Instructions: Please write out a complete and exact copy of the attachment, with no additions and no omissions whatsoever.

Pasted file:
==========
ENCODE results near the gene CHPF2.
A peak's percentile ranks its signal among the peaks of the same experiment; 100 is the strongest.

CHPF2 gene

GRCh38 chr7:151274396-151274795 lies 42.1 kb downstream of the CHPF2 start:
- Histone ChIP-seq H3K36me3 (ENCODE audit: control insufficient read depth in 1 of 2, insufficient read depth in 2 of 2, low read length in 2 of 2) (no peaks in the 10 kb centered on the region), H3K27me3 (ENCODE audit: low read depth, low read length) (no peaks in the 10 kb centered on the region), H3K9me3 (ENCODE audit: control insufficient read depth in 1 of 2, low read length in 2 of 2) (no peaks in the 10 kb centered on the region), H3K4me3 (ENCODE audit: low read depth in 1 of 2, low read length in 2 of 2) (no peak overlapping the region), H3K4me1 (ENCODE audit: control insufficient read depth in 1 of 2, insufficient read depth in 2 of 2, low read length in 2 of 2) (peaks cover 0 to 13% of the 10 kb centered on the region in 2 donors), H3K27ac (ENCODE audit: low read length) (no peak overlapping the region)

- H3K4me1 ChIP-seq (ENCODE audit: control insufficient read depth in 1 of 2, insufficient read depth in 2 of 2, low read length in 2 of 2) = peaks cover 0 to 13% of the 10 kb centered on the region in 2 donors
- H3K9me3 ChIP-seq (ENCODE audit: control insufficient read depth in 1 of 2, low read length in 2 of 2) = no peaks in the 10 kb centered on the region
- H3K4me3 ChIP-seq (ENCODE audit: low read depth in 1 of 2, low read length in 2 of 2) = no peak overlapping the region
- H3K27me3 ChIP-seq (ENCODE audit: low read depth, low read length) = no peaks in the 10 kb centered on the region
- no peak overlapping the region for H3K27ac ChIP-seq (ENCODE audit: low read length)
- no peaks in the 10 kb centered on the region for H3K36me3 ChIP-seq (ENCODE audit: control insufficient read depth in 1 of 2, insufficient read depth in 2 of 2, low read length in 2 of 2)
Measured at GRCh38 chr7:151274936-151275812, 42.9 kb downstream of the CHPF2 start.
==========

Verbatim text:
ENCODE results near the gene CHPF2.
A peak's percentile ranks its signal among the peaks of the same experiment; 100 is the strongest.

CHPF2 gene

GRCh38 chr7:151274396-151274795 lies 42.1 kb downstream of the CHPF2 start:
- Histone ChIP-seq H3K36me3 (ENCODE audit: control insufficient read depth in 1 of 2, insufficient read depth in 2 of 2, low read length in 2 of 2) (no peaks in the 10 kb centered on the region), H3K27me3 (ENCODE audit: low read depth, low read length) (no peaks in the 10 kb centered on the region), H3K9me3 (ENCODE audit: control insufficient read depth in 1 of 2, low read length in 2 of 2) (no peaks in the 10 kb centered on the region), H3K4me3 (ENCODE audit: low read depth in 1 of 2, low read length in 2 of 2) (no peak overlapping the region), H3K4me1 (ENCODE audit: control insufficient read depth in 1 of 2, insufficient read depth in 2 of 2, low read length in 2 of 2) (peaks cover 0 to 13% of the 10 kb centered on the region in 2 donors), H3K27ac (ENCODE audit: low read length) (no peak overlapping the region)

- H3K4me1 ChIP-seq (ENCODE audit: control insufficient read depth in 1 of 2, insufficient read depth in 2 of 2, low read length in 2 of 2) = peaks cover 0 to 13% of the 10 kb centered on the region in 2 donors
- H3K9me3 ChIP-seq (ENCODE audit: control insufficient read depth in 1 of 2, low read length in 2 of 2) = no peaks in the 10 kb centered on the region
- H3K4me3 ChIP-seq (ENCODE audit: low read depth in 1 of 2, low read length in 2 of 2) = no peak overlapping the region
- H3K27me3 ChIP-seq (ENCODE audit: low read depth, low read length) = no peaks in the 10 kb centered on the region
- no peak overlapping the region for H3K27ac ChIP-seq (ENCODE audit: low read length)
- no peaks in the 10 kb centered on the region for H3K36me3 ChIP-seq (ENCODE audit: control insufficient read depth in 1 of 2, insufficient read depth in 2 of 2, low read length in 2 of 2)
Measured at GRCh38 chr7:151274936-151275812, 42.9 kb downstream of the CHPF2 start.